News release: Environmental Law & Policy Center of the Midwest
In a potentially major setback for INDOT, the U.S. Environmental Protection Agency (EPA) has formally objected to INDOT's draft environmental impact statement (DEIS) for the I-69 highway project.
John Moore, attorney with the Environmental Law and Policy Center (ELPC), said that "INDOT is caught between the rock of common sense and the hard place of the law. EPA's comments show that the law requires INDOT to choose Alternative 1 - the I-70/US 41 route - because it both meets the project's core goals and it would cause far less environmental damage, especially to aquatic resources, than INDOT's preferred new-terrain routes."
On August 18, I was laying on my couch, mindlessly dozing in front of a Sunday afternoon TV movie when two neighbors arrived with a map showing my house on two of the newly announced routes for I-69.
The state's I-69 consultant - one of Indiana Democrats' biggest campaign contributors - received $28 million in state contracts under the Bayh-O'Bannon-Kernan administrations, according to documents obtained by The Bloomington Alternative under the Freedom of Information Act.
Documents produced by the Indiana Department of Transportation (INDOT) show that Democrats awarded Bernardin Lochmueller & Associates 23 contracts between March 1989 and February 2002. Contract amounts averaged $1.2 million, ranging from $25,000 to more than $9 million.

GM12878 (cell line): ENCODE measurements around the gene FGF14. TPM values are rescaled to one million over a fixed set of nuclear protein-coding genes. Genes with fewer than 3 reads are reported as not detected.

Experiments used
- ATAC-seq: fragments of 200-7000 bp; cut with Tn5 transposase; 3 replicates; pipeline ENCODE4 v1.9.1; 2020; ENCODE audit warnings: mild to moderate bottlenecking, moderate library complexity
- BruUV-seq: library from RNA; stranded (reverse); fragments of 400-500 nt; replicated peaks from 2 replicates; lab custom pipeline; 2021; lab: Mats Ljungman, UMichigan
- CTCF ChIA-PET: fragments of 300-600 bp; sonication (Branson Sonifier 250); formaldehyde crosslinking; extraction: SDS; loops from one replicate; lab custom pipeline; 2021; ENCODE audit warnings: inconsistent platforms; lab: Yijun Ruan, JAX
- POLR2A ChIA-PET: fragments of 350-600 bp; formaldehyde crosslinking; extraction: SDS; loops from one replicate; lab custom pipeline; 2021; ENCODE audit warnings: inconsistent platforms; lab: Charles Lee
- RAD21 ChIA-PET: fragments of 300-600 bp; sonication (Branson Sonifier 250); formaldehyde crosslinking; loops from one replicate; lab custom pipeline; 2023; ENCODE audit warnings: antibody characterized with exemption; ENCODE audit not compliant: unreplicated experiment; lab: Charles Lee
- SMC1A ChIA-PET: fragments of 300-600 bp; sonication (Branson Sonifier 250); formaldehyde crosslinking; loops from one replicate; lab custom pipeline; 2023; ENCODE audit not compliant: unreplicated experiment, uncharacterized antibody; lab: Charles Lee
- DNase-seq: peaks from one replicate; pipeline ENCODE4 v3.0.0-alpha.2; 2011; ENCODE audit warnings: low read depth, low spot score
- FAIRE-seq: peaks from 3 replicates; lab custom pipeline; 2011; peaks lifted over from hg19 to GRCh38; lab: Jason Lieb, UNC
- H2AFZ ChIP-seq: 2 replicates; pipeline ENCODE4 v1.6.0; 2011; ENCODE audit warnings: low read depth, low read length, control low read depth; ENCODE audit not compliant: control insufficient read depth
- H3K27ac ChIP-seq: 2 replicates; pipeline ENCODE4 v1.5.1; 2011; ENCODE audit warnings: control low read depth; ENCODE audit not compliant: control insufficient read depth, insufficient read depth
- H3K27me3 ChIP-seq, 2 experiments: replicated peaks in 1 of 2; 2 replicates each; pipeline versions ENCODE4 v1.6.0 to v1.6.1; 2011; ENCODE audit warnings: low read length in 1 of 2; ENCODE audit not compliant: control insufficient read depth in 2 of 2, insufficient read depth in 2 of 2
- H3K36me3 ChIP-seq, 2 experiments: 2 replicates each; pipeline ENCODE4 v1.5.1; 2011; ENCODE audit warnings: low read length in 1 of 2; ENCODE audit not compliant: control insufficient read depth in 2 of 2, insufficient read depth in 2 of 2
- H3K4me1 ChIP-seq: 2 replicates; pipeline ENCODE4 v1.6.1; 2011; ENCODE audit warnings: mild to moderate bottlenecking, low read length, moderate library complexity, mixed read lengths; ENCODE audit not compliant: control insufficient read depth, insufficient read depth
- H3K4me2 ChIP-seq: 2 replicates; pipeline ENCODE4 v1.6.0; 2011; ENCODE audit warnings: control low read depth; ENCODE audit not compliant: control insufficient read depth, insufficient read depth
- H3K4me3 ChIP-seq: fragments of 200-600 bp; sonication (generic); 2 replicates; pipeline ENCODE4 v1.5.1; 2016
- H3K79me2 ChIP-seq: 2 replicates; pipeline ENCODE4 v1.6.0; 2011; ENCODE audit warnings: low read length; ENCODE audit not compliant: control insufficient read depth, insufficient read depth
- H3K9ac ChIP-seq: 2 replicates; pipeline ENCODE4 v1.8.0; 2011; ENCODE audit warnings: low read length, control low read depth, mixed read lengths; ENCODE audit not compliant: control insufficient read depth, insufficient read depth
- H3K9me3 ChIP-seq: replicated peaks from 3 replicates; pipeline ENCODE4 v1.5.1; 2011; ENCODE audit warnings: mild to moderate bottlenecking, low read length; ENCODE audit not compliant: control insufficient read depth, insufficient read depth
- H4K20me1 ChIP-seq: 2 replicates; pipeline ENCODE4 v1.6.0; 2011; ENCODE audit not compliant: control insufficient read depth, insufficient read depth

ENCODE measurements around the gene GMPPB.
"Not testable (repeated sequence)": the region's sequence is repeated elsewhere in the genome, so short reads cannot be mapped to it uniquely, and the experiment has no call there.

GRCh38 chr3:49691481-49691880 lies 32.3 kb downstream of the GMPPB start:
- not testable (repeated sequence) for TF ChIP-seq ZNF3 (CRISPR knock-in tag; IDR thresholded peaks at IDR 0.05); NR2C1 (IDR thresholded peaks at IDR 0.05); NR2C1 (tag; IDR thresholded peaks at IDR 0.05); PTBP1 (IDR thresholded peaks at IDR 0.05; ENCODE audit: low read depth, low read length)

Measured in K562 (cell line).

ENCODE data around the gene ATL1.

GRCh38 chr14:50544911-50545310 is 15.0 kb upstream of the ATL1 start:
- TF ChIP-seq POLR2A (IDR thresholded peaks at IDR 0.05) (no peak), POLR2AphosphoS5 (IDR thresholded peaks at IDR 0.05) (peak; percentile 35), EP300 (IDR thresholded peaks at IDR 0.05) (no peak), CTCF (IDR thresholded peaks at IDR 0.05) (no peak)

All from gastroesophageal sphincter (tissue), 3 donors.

Hundreds of Southwest Indiana residents will join in the biggest motorcade in the region's history next Sunday for a massive but peaceful protest against the proposed new terrain Interstate 69 highway.
The Indiana Department of Transportation responded to The Bloomington Alternative's Freedom of Information Act (FOIA) request for documents on the state's I-69 consultant with what appears to be a partial response.
With all the attention that has understandably been focused on the devastation that the proposed new-terrain I-69 highway will wreak upon thousands of acres of farm and forest land in its path, another, equally dramatic impact has been lost in the outrage.
One evening recently, I sat down with pen and paper to list all the great ways Gov. Frank O'Bannon has made Indiana a cleaner, healthier place to live. The next morning, still at my desk, I awakened slumped over a blank sheet of paper.
Indiana Department of Transportation Commissioner J. Bryan Nicol verbally confirmed again last week what his agency and state Democrats have implied through their actions the past 12 years: Democracy and responsible government have no place in Indiana or in the state's Democratic Party.
Nothing is more gratifying for a small-d democrat than witnessing the sort of massive outpouring of citizens telling their government what they want and why they want it, as happened in Terre Haute, Bloomington and Evansville last week at the I-69 public "hearings." That was democracy at its best.
For more than a decade now, citizens from all walks of Southwestern Indiana life have looked state Democrats in the eye and said, "If you persist in destroying our environment and the communities we love through your I-69 payoff to your political pals in Evansville, we will make you pay."